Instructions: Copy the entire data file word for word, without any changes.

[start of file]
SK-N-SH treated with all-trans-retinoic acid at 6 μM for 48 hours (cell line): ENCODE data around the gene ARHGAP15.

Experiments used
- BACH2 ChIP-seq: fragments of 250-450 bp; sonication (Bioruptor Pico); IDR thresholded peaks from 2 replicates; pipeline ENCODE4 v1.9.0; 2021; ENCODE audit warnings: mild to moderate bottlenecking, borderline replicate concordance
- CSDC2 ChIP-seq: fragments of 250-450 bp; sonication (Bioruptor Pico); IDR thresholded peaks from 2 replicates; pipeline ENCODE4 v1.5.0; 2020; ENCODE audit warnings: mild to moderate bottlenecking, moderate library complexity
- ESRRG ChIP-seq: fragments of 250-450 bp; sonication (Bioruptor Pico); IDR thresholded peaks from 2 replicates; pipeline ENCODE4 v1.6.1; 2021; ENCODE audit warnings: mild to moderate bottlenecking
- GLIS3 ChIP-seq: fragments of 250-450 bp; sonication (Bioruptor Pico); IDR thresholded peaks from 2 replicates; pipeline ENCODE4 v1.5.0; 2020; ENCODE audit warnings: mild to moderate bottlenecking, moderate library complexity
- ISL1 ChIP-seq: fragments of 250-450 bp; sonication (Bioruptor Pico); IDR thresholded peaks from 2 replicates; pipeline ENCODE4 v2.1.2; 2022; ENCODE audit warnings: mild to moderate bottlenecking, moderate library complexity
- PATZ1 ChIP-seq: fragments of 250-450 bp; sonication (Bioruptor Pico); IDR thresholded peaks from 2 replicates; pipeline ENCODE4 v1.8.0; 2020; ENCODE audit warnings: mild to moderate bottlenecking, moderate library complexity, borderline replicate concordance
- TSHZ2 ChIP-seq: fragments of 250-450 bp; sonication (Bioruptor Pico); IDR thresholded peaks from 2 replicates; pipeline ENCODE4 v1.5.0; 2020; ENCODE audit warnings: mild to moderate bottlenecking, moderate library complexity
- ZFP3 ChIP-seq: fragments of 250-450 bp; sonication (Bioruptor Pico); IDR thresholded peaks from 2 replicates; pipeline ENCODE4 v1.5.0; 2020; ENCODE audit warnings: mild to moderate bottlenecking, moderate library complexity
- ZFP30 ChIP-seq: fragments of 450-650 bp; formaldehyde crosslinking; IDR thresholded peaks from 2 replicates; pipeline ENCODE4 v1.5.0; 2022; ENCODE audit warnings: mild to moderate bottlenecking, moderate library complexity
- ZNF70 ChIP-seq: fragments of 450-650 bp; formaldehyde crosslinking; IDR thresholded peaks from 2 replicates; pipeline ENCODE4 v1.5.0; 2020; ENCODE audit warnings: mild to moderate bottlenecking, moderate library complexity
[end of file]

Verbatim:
SK-N-SH treated with all-trans-retinoic acid at 6 μM for 48 hours (cell line): ENCODE data around the gene ARHGAP15.

Experiments used
- BACH2 ChIP-seq: fragments of 250-450 bp; sonication (Bioruptor Pico); IDR thresholded peaks from 2 replicates; pipeline ENCODE4 v1.9.0; 2021; ENCODE audit warnings: mild to moderate bottlenecking, borderline replicate concordance
- CSDC2 ChIP-seq: fragments of 250-450 bp; sonication (Bioruptor Pico); IDR thresholded peaks from 2 replicates; pipeline ENCODE4 v1.5.0; 2020; ENCODE audit warnings: mild to moderate bottlenecking, moderate library complexity
- ESRRG ChIP-seq: fragments of 250-450 bp; sonication (Bioruptor Pico); IDR thresholded peaks from 2 replicates; pipeline ENCODE4 v1.6.1; 2021; ENCODE audit warnings: mild to moderate bottlenecking
- GLIS3 ChIP-seq: fragments of 250-450 bp; sonication (Bioruptor Pico); IDR thresholded peaks from 2 replicates; pipeline ENCODE4 v1.5.0; 2020; ENCODE audit warnings: mild to moderate bottlenecking, moderate library complexity
- ISL1 ChIP-seq: fragments of 250-450 bp; sonication (Bioruptor Pico); IDR thresholded peaks from 2 replicates; pipeline ENCODE4 v2.1.2; 2022; ENCODE audit warnings: mild to moderate bottlenecking, moderate library complexity
- PATZ1 ChIP-seq: fragments of 250-450 bp; sonication (Bioruptor Pico); IDR thresholded peaks from 2 replicates; pipeline ENCODE4 v1.8.0; 2020; ENCODE audit warnings: mild to moderate bottlenecking, moderate library complexity, borderline replicate concordance
- TSHZ2 ChIP-seq: fragments of 250-450 bp; sonication (Bioruptor Pico); IDR thresholded peaks from 2 replicates; pipeline ENCODE4 v1.5.0; 2020; ENCODE audit warnings: mild to moderate bottlenecking, moderate library complexity
- ZFP3 ChIP-seq: fragments of 250-450 bp; sonication (Bioruptor Pico); IDR thresholded peaks from 2 replicates; pipeline ENCODE4 v1.5.0; 2020; ENCODE audit warnings: mild to moderate bottlenecking, moderate library complexity
- ZFP30 ChIP-seq: fragments of 450-650 bp; formaldehyde crosslinking; IDR thresholded peaks from 2 replicates; pipeline ENCODE4 v1.5.0; 2022; ENCODE audit warnings: mild to moderate bottlenecking, moderate library complexity
- ZNF70 ChIP-seq: fragments of 450-650 bp; formaldehyde crosslinking; IDR thresholded peaks from 2 replicates; pipeline ENCODE4 v1.5.0; 2020; ENCODE audit warnings: mild to moderate bottlenecking, moderate library complexity